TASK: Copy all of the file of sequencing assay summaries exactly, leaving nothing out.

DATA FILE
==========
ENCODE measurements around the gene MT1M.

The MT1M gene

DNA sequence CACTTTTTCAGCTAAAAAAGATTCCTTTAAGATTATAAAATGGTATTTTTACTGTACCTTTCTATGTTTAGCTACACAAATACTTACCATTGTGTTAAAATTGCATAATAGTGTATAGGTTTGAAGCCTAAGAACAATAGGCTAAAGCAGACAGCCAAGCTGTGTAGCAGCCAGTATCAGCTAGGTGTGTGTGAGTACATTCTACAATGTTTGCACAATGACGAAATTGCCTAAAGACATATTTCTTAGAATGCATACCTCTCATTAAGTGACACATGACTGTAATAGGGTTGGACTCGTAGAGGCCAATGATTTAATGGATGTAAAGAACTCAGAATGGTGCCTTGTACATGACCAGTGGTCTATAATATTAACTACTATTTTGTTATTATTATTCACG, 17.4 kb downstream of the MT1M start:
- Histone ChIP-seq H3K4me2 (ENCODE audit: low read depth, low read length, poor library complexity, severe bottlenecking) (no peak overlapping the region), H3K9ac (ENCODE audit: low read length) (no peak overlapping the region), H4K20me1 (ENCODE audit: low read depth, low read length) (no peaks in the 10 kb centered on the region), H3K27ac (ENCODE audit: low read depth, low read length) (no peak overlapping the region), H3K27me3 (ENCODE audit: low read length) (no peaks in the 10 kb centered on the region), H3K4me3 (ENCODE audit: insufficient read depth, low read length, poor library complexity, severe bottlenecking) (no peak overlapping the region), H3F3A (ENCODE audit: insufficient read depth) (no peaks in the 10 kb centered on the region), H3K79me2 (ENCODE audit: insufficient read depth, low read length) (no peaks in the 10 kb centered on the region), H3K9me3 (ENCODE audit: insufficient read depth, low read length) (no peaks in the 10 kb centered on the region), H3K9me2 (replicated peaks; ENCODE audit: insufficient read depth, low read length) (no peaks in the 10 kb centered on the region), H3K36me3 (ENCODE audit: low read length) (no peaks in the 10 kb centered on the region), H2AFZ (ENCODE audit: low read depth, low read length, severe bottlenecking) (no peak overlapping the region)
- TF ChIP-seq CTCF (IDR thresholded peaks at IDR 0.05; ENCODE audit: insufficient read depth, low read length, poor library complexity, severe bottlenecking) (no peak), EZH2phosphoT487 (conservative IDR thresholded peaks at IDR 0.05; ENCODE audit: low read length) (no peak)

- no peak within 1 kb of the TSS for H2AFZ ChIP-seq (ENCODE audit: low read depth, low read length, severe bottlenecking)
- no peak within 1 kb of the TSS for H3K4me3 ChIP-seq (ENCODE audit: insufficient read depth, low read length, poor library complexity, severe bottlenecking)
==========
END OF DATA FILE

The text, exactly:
ENCODE measurements around the gene MT1M.

The MT1M gene

DNA sequence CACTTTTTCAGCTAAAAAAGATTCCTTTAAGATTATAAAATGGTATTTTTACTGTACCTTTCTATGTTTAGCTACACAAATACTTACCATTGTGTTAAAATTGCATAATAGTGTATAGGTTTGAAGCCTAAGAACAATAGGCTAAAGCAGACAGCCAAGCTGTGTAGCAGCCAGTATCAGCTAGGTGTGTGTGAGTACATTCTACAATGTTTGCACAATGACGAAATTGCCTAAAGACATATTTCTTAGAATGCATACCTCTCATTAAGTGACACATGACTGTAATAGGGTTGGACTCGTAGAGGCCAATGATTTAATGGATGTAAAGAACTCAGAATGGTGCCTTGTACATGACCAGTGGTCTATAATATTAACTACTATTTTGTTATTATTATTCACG, 17.4 kb downstream of the MT1M start:
- Histone ChIP-seq H3K4me2 (ENCODE audit: low read depth, low read length, poor library complexity, severe bottlenecking) (no peak overlapping the region), H3K9ac (ENCODE audit: low read length) (no peak overlapping the region), H4K20me1 (ENCODE audit: low read depth, low read length) (no peaks in the 10 kb centered on the region), H3K27ac (ENCODE audit: low read depth, low read length) (no peak overlapping the region), H3K27me3 (ENCODE audit: low read length) (no peaks in the 10 kb centered on the region), H3K4me3 (ENCODE audit: insufficient read depth, low read length, poor library complexity, severe bottlenecking) (no peak overlapping the region), H3F3A (ENCODE audit: insufficient read depth) (no peaks in the 10 kb centered on the region), H3K79me2 (ENCODE audit: insufficient read depth, low read length) (no peaks in the 10 kb centered on the region), H3K9me3 (ENCODE audit: insufficient read depth, low read length) (no peaks in the 10 kb centered on the region), H3K9me2 (replicated peaks; ENCODE audit: insufficient read depth, low read length) (no peaks in the 10 kb centered on the region), H3K36me3 (ENCODE audit: low read length) (no peaks in the 10 kb centered on the region), H2AFZ (ENCODE audit: low read depth, low read length, severe bottlenecking) (no peak overlapping the region)
- TF ChIP-seq CTCF (IDR thresholded peaks at IDR 0.05; ENCODE audit: insufficient read depth, low read length, poor library complexity, severe bottlenecking) (no peak), EZH2phosphoT487 (conservative IDR thresholded peaks at IDR 0.05; ENCODE audit: low read length) (no peak)

- no peak within 1 kb of the TSS for H2AFZ ChIP-seq (ENCODE audit: low read depth, low read length, severe bottlenecking)
- no peak within 1 kb of the TSS for H3K4me3 ChIP-seq (ENCODE audit: insufficient read depth, low read length, poor library complexity, severe bottlenecking)